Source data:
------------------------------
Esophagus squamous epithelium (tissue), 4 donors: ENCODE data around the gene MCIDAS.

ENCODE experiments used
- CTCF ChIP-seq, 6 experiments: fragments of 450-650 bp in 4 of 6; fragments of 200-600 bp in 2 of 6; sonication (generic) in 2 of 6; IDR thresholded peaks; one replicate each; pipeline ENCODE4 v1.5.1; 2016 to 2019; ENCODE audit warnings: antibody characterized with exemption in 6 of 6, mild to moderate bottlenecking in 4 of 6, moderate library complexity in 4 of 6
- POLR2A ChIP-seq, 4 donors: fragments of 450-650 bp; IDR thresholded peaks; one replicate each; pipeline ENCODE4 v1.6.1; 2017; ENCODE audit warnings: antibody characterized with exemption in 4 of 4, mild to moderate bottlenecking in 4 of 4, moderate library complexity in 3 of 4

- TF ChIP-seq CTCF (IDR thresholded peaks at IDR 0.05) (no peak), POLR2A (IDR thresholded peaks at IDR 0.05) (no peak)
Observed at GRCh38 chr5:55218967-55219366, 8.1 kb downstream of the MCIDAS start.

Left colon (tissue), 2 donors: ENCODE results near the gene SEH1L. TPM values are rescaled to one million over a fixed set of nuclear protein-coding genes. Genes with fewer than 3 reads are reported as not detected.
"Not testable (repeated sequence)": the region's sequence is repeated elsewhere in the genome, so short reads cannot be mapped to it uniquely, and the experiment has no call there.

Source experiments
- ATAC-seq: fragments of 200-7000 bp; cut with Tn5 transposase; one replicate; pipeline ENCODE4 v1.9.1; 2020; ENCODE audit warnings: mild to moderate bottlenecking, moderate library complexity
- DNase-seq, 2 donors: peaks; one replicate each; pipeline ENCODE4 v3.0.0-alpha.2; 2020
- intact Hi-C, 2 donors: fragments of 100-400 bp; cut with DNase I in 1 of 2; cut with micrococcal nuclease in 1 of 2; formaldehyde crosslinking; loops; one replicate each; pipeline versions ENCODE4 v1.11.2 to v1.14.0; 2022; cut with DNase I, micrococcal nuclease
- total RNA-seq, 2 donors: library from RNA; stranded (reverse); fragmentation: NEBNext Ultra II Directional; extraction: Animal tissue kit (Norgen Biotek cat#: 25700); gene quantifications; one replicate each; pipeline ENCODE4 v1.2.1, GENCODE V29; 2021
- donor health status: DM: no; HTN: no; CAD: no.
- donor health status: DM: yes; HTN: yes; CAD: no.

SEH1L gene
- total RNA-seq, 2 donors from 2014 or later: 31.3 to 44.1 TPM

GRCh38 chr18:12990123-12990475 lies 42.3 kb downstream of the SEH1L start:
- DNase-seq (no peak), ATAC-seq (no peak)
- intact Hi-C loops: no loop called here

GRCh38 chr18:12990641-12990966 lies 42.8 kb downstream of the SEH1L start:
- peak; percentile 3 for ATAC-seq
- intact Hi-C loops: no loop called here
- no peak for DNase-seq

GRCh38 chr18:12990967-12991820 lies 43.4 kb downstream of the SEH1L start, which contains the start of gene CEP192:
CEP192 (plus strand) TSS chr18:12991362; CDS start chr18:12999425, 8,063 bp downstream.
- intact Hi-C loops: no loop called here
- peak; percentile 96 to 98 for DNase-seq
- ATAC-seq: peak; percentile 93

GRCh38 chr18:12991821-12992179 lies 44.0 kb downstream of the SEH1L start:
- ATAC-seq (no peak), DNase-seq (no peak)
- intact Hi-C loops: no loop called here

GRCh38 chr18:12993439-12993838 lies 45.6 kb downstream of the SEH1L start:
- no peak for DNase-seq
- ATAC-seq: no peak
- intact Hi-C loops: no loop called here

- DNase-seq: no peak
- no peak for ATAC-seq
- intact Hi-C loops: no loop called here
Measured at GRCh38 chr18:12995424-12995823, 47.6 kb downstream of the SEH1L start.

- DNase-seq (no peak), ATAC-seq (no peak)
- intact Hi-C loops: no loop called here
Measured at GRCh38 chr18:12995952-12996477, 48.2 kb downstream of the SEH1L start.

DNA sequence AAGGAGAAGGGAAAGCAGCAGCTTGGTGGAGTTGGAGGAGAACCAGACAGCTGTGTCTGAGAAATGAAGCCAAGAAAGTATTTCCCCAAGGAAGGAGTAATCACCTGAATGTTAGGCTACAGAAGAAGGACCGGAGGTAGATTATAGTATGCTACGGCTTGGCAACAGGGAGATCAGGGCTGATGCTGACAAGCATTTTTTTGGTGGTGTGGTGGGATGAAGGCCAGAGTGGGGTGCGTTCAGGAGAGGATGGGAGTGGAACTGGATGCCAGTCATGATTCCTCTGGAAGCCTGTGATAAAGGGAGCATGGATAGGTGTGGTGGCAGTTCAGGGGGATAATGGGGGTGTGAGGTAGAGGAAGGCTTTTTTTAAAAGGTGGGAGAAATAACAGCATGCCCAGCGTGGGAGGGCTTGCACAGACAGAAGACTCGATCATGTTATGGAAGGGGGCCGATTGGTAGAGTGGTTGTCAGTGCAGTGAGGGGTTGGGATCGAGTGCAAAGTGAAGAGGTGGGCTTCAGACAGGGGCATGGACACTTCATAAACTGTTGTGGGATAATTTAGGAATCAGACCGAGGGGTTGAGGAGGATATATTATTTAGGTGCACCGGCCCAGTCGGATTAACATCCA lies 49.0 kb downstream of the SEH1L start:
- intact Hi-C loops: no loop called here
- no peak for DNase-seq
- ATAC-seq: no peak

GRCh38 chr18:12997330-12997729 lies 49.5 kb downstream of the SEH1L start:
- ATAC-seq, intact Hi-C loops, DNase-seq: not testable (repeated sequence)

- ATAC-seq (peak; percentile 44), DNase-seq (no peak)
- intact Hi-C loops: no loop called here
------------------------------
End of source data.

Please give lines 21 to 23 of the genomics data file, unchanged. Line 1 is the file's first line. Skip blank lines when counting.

GRCh38 chr18:12990641-12990966 lies 42.8 kb downstream of the SEH1L start:
- peak; percentile 3 for ATAC-seq
- intact Hi-C loops: no loop called here